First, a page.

gga,

gga wrote:
 > GD ha escrito:
 >
 >>I'm keeping things fairly simple; I mostly just bind functions/methods
 >>and wrap pointers in opaque data structures (eg. using Data_Wrap_Struct
 >>in the Ruby version). My plan was to store a pointer to the calling class
 >>in an opaque structure and store it in the corresponding Ruby class, so
 >>I can reference it when needed.
 >
 >
 > That's possible, but it can get ugly.  Do what SWIG does.  Create a
 > hash that stores a mapping between the ruby object and the C++ object
 > (and/or viceversa).  Every time you allocate a new class, you enter it
 > in the hash.  Every time the free function for the class is called, the
 > mapping is removed from the hash.
 > You can even use ruby's own hashes to do so.
 > That way, you don't need to pass any pointer, and can access any class
 > at any time from any function.
 > Also, if your classes contain or return pointers to other C++ classes,
 > you need to keep telling the GC about it.  See the SWIG Zoo/Animal
 > tutorial in the Ruby section.

This is an interesting idea but may be overkill for what I'm trying
to do.

 >> >>- The documentation is not at all clear how you protect something from the
 >> >>garbage collector, or indicate it is no longer in use.
 >> >
 >>
 >>Should some of the tricks used by SWIG be mentioned on the official
 >>Ruby site, perhaps? Seems odd that an offsite source is considered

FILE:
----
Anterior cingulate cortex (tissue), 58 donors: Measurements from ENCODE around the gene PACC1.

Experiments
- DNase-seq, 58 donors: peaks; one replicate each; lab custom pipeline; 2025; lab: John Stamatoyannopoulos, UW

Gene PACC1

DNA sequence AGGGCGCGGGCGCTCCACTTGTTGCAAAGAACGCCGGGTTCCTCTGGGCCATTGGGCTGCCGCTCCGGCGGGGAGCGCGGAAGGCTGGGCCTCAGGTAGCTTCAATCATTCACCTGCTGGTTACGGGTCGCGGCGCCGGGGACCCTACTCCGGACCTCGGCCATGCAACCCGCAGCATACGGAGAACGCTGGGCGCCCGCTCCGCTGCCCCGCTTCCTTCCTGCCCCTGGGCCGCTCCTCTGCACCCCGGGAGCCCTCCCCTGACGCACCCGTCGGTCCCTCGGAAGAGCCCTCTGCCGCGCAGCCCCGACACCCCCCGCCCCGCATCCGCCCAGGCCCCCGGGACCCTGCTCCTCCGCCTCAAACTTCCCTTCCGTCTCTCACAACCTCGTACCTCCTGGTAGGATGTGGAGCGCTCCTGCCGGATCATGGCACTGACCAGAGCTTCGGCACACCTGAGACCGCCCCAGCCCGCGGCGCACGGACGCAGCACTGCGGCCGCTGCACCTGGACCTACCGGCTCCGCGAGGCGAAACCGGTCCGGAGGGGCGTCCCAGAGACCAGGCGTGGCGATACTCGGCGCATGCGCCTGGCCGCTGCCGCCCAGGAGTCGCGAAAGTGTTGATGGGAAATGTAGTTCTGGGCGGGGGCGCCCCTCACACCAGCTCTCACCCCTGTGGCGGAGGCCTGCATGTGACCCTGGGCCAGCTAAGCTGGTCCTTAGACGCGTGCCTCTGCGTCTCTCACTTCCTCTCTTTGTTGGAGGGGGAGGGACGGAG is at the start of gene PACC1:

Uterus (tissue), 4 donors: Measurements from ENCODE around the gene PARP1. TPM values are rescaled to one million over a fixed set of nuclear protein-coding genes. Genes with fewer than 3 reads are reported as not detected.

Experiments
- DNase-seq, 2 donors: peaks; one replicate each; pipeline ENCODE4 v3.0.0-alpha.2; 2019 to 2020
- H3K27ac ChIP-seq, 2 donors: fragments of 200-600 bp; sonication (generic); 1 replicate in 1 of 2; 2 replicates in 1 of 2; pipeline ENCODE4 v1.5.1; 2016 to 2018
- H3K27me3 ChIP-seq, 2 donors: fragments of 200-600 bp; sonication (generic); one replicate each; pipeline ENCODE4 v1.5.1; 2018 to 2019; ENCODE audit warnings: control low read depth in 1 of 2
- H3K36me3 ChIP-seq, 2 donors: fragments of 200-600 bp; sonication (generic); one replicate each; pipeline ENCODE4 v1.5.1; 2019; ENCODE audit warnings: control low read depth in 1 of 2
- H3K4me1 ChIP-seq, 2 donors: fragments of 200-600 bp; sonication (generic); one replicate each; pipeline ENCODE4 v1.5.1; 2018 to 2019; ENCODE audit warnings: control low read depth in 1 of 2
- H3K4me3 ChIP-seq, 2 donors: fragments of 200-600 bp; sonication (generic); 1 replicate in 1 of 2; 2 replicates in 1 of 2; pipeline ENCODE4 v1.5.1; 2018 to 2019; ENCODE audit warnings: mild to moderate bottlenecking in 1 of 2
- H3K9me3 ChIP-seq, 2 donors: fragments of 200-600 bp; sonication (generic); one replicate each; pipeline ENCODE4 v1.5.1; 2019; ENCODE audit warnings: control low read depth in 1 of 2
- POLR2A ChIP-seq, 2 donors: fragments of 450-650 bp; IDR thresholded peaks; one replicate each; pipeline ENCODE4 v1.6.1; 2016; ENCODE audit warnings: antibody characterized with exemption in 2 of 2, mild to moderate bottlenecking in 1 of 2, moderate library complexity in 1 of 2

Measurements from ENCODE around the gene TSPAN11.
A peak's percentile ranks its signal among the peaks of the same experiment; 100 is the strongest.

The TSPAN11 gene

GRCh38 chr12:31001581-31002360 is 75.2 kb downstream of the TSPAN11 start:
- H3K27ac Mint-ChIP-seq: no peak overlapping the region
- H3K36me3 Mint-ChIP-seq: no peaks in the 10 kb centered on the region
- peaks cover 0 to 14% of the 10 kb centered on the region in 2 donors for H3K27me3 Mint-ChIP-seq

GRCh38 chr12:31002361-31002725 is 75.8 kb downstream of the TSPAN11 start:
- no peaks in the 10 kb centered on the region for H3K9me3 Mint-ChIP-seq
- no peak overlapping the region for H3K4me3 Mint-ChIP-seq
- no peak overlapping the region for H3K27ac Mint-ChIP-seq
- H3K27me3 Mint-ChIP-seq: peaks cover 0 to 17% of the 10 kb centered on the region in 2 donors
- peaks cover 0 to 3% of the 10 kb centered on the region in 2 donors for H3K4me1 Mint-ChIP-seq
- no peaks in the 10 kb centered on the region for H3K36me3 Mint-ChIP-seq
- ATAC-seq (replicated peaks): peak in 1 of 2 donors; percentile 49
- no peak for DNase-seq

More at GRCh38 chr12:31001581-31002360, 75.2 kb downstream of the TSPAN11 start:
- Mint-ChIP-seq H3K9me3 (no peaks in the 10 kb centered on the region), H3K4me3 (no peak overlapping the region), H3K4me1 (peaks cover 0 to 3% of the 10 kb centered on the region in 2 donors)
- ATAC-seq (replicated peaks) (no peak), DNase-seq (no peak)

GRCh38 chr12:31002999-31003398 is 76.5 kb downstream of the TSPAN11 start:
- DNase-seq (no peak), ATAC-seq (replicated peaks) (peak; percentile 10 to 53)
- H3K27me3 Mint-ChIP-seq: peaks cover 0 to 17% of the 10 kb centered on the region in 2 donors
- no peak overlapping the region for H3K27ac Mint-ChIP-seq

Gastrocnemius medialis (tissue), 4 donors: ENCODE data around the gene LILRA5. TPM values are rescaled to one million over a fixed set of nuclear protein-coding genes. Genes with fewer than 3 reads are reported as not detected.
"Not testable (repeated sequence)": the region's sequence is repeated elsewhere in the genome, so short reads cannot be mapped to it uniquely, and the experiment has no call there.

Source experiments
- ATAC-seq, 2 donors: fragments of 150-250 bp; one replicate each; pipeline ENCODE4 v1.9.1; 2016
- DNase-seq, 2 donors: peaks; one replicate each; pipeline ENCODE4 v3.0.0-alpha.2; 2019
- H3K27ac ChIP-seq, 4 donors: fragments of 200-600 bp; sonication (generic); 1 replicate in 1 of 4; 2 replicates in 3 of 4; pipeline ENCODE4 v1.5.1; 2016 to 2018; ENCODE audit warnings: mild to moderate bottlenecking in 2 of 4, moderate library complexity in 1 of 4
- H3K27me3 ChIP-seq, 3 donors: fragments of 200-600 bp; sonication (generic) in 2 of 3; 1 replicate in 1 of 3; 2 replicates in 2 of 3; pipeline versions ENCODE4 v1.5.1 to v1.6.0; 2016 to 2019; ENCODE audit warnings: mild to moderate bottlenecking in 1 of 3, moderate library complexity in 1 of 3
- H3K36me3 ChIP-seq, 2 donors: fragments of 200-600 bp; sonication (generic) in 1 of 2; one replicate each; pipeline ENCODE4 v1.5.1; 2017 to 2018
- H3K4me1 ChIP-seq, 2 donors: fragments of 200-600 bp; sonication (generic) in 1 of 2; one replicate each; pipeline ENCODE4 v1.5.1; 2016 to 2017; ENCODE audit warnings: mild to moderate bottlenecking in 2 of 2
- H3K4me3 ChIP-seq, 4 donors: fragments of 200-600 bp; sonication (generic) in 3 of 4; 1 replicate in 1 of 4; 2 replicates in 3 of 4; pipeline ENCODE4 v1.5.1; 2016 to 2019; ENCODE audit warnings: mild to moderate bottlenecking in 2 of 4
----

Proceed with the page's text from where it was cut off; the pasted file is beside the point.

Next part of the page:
>>(mildly) authoritative.
 >
 >
 > Well, all that stuff IS properly documented in the PickAxe, in the
 > extending Ruby section.  The PickAxe is somewhat poor in that it does
 > cover properly wrapping methods that return new C++ objects (the Zoo
 > and Animal tutorial in SWIG is a top-notch example of all the headaches
 > you can run into on wrapping a complex library).

The online version of the PickAxe has been my main reference. It is
missing a bit of info, generally relating to marking and garbage
collection.

My secondary reference...

 > You also have this, if you haven't read it.
 >
 > http://metaeditor.sourceforge.net/embed/
 >
 > I found it somewhat confusing, but it is probably another source.

... is this one.

This one fills in some of the gaps from the first. It is no literary
masterpiece but it is quite useful.

 >>Okay, so just like an object. Good news. Very elegant and Ruby-ish. :)
 >>Any way to grab the class from the Ruby script? What I really want is
 >>to replace your first line with something like:
 >>
 >>VALUE cFoo = rb_grab_class_from_script("ClassDefinedInScript")
 >>
 >
 >
 > Class names are just constants.
 > If your class is in the global namespace, use:
 >
 > VALUE cFoo = rb_const_get( rb_cObject, rb_intern("YourClass") );
 >
 > If not, replace rb_cObject for the proper module name.

This I didn't know. So class names are basically constants and
can be accessed that way.

 >   VALUE result = rb_protect( wrap_callback, VALUE(&data), &error );

You can do this!? Is this safe? It would seem to work on the idea
that VALUE is always going to be of sufficient size and structure
to hold a pointer directly. Is there any authoritative source that